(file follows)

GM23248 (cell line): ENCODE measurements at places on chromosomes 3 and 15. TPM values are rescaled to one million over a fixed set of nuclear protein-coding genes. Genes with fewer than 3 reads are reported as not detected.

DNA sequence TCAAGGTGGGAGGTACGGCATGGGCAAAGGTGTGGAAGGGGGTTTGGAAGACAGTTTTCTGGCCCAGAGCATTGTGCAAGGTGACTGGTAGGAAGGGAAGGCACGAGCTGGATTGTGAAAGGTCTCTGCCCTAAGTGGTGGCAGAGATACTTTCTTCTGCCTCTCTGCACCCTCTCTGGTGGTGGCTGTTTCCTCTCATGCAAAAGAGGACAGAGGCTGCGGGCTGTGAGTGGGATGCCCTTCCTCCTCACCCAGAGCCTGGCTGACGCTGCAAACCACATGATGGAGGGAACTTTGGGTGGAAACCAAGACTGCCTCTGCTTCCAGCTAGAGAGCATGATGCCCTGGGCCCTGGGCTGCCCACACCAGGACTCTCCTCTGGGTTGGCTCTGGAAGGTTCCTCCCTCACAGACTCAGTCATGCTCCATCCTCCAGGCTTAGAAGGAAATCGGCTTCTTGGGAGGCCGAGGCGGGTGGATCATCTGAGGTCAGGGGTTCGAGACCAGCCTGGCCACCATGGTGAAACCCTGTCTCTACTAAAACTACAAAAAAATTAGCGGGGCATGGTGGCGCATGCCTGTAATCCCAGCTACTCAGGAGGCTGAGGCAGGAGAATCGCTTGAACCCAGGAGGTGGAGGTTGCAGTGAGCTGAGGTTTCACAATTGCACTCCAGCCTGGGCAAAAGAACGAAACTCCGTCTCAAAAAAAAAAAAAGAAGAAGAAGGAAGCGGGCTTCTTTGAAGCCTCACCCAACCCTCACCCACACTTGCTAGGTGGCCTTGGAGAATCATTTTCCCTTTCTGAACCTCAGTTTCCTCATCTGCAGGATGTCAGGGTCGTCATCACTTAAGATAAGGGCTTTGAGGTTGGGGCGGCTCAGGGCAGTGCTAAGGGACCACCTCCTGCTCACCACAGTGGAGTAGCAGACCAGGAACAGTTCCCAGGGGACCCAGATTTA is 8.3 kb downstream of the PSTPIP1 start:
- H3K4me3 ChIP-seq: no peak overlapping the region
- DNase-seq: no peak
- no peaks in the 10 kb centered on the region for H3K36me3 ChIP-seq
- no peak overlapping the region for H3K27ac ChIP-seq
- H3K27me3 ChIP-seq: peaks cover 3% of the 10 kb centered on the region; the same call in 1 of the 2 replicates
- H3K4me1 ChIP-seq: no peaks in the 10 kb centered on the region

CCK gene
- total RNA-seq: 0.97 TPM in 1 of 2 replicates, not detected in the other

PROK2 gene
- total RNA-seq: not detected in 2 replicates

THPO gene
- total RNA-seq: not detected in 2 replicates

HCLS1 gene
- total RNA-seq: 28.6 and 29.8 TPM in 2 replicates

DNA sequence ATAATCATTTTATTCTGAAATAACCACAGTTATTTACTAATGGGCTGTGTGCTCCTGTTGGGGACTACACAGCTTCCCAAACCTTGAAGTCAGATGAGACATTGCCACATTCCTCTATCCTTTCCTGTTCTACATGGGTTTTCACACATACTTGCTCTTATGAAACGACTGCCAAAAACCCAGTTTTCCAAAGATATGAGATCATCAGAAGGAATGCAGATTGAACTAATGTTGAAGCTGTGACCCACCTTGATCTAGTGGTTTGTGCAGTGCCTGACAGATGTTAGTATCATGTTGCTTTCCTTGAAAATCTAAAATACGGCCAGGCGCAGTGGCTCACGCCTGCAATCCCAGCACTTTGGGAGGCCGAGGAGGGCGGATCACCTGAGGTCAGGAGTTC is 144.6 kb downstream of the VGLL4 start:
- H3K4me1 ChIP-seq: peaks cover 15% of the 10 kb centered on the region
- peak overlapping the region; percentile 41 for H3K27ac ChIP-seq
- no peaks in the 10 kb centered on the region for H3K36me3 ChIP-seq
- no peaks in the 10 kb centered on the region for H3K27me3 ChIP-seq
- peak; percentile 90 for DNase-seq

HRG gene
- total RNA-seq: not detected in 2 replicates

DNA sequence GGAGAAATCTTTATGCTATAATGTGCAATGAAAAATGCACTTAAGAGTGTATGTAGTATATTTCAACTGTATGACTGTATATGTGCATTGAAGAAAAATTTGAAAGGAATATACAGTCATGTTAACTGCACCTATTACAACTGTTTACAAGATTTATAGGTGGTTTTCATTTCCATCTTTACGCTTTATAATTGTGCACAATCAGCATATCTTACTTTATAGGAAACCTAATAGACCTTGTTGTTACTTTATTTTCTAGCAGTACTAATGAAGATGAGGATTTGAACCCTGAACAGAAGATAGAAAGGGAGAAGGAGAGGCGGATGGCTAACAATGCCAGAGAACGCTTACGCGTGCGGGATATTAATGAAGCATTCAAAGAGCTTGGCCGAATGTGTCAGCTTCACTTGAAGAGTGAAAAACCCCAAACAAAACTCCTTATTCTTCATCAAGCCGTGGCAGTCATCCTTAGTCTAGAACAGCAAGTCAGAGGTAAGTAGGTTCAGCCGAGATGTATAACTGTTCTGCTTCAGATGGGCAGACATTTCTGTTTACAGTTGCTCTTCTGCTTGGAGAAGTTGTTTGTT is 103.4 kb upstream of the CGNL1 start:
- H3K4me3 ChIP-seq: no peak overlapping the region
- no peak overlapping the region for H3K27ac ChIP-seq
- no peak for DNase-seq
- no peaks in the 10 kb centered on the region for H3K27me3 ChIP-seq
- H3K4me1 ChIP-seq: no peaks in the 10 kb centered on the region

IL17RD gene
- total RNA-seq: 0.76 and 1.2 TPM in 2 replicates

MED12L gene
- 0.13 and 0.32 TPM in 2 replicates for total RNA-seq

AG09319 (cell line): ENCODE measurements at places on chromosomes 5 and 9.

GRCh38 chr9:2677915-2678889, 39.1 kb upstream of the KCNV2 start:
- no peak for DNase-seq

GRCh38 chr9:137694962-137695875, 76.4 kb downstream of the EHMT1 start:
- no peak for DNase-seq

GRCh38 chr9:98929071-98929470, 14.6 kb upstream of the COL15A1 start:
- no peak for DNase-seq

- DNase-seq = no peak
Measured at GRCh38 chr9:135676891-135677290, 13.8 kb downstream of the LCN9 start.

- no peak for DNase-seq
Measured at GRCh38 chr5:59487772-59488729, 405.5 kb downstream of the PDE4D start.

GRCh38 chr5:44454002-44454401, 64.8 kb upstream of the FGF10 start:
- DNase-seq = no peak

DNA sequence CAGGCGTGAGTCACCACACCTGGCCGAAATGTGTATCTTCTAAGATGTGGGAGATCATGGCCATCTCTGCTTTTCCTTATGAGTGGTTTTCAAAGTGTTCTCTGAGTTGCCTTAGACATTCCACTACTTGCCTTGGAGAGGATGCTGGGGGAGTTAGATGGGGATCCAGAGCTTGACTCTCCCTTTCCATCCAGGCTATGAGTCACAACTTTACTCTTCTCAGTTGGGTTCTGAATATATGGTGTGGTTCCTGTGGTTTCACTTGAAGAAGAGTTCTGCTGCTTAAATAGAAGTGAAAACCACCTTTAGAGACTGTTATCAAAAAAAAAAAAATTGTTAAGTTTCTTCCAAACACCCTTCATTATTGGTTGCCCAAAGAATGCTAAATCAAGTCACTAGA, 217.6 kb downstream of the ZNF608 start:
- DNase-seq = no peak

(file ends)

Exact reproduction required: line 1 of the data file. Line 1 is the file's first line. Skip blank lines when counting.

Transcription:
GM23248 (cell line): ENCODE measurements at places on chromosomes 3 and 15. TPM values are rescaled to one million over a fixed set of nuclear protein-coding genes. Genes with fewer than 3 reads are reported as not detected.